Using a general-purpose statistical programming language greatly increases the available set of methodological approaches to studying humanities data. Many statistical techniques such as unsupervised learning and dimension reduction are only available with use of a language such as R or Python. Topic modeling, for example, is such a ubiquitous method in the digital humanities for understanding the structure of a corpus of texts that newcomers would not be remiss for thinking that it is the only such method.

Unsupervised learning, however, can be applied to learn and visualize different kinds of latent structures in texts. For example, spectral clustering, an unsupervised method for categorizing data, produces a complete hierarchical structure of a corpus. This hierarchy can be visualized in many ways and is arguably a far more appropriate method for studying many corpora.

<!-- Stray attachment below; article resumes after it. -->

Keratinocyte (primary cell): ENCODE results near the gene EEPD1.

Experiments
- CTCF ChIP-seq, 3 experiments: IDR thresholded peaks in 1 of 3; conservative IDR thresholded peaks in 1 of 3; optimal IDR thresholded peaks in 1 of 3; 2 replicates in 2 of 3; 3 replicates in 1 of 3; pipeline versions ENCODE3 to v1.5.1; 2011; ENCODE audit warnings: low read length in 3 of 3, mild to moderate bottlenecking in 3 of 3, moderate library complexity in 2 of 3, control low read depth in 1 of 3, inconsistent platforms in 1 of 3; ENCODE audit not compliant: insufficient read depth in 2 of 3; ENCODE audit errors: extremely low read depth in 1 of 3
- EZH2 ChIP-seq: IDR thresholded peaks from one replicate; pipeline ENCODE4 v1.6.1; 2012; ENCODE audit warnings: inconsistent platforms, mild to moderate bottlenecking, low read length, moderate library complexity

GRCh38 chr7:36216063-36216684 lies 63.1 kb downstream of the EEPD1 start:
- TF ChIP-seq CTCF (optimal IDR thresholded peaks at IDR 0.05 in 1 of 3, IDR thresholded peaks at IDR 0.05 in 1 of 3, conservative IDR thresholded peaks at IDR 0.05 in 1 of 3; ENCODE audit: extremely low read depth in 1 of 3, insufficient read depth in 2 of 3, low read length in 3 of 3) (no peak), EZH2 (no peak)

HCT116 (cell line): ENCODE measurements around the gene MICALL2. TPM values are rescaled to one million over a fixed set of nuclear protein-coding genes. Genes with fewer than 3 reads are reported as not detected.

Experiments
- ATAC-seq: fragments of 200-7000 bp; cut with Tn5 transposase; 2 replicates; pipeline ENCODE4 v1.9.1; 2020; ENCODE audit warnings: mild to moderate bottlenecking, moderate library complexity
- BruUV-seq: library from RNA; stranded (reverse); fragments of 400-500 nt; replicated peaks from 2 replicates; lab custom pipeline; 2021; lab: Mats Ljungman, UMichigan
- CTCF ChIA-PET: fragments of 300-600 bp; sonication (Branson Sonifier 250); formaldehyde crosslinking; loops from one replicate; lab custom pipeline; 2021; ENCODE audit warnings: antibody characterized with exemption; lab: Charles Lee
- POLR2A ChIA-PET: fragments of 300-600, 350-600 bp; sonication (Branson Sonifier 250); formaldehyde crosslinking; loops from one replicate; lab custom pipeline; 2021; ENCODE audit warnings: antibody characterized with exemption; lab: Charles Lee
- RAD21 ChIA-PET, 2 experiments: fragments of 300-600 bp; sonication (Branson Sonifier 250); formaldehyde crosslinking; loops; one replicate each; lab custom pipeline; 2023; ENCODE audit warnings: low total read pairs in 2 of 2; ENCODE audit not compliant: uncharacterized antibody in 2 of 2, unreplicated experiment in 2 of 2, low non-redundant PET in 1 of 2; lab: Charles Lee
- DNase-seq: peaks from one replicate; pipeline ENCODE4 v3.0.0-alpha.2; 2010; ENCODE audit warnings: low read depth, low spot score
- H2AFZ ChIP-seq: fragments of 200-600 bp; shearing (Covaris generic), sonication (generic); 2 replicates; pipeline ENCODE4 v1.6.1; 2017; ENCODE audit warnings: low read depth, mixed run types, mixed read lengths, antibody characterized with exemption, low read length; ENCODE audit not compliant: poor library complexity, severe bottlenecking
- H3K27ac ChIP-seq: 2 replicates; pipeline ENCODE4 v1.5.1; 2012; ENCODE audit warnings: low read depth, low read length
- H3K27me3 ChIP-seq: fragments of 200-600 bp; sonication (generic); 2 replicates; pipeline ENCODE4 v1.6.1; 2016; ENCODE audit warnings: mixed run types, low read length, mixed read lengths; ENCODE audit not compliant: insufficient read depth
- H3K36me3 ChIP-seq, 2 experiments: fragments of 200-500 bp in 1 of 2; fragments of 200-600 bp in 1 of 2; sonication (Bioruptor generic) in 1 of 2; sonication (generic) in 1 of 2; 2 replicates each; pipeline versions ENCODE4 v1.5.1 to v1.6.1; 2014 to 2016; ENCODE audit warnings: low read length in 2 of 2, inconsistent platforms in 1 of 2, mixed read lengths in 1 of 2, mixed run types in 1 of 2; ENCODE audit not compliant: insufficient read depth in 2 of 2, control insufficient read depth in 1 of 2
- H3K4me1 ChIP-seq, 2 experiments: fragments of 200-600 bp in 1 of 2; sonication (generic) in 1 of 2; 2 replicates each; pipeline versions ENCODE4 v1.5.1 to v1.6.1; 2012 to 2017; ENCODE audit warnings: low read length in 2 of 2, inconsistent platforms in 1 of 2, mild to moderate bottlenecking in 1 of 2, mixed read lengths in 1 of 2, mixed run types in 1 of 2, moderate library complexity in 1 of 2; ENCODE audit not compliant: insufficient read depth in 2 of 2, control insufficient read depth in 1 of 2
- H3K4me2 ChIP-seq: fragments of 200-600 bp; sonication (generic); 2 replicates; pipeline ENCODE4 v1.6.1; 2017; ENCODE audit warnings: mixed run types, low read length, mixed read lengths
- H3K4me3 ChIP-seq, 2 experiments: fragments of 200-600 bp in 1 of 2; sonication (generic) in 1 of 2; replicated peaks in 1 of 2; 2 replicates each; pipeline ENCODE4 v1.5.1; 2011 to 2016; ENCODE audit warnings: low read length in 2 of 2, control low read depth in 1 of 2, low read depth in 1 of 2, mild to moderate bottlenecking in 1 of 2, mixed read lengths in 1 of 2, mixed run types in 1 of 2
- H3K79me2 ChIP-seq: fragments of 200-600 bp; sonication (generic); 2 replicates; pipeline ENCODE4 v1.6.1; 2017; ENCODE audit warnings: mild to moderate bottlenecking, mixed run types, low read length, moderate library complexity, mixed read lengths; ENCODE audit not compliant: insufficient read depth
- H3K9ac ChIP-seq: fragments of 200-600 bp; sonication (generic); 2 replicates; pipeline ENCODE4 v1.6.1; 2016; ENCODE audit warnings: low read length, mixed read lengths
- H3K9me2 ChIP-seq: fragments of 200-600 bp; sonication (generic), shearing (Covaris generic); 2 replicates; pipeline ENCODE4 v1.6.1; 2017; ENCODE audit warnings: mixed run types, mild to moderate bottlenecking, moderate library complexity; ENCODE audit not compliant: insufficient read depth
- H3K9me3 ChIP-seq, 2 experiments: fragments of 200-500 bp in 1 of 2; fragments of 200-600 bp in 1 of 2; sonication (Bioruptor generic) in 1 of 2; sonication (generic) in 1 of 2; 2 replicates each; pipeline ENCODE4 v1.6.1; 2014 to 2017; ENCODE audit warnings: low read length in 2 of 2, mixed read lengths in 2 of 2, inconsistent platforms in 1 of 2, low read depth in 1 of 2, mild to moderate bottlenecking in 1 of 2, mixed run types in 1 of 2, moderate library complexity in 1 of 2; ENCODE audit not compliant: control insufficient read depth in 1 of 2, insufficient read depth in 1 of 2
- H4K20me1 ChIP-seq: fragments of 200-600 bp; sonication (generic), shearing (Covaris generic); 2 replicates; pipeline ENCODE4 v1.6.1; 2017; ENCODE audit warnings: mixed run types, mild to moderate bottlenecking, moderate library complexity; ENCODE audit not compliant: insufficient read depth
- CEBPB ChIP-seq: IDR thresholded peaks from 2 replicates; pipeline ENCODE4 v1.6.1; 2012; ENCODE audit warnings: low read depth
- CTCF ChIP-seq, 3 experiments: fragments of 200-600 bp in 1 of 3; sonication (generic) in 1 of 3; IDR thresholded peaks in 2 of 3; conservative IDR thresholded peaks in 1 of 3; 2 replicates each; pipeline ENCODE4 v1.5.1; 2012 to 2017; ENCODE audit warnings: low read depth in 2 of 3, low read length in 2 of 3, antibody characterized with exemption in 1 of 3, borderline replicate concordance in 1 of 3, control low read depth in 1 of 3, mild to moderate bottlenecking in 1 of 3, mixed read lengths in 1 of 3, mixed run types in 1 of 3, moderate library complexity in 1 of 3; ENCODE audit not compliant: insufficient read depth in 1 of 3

Unlike , the primary technique for topic modeling, spectral clustering requires no external tuning parameters, always returns the same result, and does not require the user to specify the number of latent topics. Techniques such as the singular value decomposition, or dimension reduction in general, offer further approaches to visualizing the structure of texts without forcing documents or topics into discretized buckets.

For information about topic modeling, see Chapter 4.5 Topic Modeling Tool.

Although these libraries require significant technical skill to apply them to any particular dataset, the ability to move nimbly between multiple methods and tools can give humanists the flexibility and nuance they seek. For this reason, we should consider modifying or building on top of extant general-purpose libraries, many of which are open-source libraries. By freeing the time that is now spent appropriating existing frameworks and libraries, DHers can concentrate on developing new modifications for extracting humanities knowledge.